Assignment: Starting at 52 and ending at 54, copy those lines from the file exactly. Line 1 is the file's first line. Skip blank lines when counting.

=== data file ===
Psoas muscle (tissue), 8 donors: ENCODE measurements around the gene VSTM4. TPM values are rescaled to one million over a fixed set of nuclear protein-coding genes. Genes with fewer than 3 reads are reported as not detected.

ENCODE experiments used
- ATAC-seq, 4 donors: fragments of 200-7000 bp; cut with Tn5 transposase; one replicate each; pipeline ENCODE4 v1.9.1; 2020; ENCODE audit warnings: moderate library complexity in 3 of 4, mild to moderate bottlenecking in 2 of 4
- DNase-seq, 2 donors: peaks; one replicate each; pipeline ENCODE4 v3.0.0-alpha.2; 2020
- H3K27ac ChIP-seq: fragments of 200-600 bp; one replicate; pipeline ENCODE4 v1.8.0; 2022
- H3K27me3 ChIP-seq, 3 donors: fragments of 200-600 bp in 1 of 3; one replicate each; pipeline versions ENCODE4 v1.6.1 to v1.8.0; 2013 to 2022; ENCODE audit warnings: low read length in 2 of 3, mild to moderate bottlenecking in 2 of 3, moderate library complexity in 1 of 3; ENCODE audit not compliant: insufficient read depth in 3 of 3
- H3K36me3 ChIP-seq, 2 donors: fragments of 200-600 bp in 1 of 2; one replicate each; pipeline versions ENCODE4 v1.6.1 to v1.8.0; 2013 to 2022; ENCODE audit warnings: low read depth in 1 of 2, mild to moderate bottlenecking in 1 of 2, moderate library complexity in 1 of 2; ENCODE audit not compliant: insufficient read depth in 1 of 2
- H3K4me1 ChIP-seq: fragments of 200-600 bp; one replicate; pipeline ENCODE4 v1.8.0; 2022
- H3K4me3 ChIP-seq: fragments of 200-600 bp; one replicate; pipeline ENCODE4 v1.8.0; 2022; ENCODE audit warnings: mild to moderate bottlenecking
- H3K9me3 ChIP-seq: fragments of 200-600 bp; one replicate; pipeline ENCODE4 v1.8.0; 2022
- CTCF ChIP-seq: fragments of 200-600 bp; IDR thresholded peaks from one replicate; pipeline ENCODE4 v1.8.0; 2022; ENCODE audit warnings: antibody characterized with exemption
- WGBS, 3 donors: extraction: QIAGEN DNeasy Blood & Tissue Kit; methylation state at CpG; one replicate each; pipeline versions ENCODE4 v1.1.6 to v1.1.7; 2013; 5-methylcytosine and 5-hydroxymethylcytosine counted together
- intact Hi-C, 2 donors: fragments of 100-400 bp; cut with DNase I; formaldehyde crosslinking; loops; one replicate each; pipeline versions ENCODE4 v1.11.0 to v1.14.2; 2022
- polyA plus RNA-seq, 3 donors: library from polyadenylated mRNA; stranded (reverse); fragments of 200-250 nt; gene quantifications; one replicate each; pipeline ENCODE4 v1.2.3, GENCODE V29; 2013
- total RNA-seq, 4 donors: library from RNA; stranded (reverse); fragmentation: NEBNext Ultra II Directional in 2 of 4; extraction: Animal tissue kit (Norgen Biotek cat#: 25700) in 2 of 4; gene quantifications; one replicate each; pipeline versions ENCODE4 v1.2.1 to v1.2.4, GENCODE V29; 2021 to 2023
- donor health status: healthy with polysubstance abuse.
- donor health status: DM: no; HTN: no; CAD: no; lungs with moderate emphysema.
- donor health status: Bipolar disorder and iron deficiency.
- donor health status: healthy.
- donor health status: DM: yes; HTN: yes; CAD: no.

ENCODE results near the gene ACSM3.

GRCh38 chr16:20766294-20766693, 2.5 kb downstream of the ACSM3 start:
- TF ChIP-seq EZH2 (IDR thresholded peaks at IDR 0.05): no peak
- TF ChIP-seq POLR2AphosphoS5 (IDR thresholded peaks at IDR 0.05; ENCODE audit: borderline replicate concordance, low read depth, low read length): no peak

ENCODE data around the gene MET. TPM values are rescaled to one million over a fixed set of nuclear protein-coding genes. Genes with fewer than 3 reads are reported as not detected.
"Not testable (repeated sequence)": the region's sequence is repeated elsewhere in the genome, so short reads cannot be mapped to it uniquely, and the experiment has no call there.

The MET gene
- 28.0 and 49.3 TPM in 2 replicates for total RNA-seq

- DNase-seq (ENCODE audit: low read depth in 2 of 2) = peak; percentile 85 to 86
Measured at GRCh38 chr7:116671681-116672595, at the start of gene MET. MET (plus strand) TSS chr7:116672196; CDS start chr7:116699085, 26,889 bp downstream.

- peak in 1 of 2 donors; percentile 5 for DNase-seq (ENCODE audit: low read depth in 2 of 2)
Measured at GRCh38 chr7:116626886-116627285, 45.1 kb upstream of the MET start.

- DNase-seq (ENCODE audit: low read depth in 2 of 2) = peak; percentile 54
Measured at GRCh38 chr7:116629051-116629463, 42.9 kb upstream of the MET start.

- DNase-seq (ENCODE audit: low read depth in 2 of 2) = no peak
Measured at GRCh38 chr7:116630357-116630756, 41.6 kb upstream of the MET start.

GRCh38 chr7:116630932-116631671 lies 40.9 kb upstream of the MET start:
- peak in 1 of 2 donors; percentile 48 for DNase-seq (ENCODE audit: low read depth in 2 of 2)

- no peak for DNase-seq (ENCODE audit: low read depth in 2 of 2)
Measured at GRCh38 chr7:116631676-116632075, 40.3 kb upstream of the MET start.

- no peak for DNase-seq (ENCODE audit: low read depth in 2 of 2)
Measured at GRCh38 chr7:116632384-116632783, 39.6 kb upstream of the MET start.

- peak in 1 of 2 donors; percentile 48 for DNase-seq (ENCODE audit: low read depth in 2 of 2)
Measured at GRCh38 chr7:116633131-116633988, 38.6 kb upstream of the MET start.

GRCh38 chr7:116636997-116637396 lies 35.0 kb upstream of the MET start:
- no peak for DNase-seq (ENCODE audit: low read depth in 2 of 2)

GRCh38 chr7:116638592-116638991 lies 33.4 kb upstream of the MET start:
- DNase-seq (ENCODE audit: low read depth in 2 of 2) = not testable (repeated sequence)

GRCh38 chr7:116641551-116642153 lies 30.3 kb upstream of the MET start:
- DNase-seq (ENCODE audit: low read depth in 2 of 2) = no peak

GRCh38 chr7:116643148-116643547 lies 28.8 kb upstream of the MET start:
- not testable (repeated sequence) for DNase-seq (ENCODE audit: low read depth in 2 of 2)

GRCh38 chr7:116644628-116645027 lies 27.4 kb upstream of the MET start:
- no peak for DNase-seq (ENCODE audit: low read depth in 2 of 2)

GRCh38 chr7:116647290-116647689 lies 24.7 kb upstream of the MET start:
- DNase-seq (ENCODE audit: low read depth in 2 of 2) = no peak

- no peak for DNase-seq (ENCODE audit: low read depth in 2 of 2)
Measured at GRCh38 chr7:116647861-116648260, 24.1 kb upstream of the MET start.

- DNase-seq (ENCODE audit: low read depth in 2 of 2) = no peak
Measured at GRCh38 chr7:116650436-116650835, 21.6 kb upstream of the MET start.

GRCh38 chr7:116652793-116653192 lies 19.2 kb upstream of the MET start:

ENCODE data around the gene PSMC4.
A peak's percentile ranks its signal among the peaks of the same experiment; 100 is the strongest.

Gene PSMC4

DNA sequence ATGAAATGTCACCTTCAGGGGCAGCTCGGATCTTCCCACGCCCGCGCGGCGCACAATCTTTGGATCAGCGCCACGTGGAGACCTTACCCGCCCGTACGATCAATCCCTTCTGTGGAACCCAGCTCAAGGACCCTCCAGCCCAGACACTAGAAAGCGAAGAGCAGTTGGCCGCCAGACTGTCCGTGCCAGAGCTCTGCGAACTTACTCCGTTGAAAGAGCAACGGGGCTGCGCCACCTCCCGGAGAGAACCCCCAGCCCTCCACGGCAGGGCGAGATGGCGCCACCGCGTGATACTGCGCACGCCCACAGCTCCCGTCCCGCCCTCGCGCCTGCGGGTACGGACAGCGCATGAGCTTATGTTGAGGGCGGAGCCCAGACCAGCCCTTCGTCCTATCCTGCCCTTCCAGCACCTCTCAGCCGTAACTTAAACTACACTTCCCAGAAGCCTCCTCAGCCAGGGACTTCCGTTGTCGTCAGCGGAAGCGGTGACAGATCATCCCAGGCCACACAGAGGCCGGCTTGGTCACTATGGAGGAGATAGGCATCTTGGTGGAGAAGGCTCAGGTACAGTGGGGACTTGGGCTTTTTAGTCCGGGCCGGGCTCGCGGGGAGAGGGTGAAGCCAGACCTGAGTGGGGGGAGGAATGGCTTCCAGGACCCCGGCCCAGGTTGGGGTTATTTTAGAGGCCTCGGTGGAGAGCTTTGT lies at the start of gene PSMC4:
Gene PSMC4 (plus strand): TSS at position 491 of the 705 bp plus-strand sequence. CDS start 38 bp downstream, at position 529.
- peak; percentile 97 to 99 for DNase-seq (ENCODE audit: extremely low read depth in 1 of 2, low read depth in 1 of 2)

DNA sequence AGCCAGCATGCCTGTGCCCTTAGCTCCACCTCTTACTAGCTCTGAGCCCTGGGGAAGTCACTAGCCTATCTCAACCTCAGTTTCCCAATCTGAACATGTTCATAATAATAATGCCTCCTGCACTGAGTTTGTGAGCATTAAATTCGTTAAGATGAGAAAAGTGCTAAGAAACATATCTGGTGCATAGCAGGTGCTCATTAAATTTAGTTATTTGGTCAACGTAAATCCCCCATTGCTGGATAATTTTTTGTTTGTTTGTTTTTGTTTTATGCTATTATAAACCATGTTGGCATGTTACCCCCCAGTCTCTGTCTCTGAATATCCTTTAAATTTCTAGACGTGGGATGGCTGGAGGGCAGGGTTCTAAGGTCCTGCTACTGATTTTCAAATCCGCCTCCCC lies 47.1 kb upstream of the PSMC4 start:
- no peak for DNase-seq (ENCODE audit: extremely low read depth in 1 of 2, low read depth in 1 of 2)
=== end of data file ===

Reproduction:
- not testable (repeated sequence) for DNase-seq (ENCODE audit: low read depth in 2 of 2)

GRCh38 chr7:116644628-116645027 lies 27.4 kb upstream of the MET start:
- no peak for DNase-seq (ENCODE audit: low read depth in 2 of 2)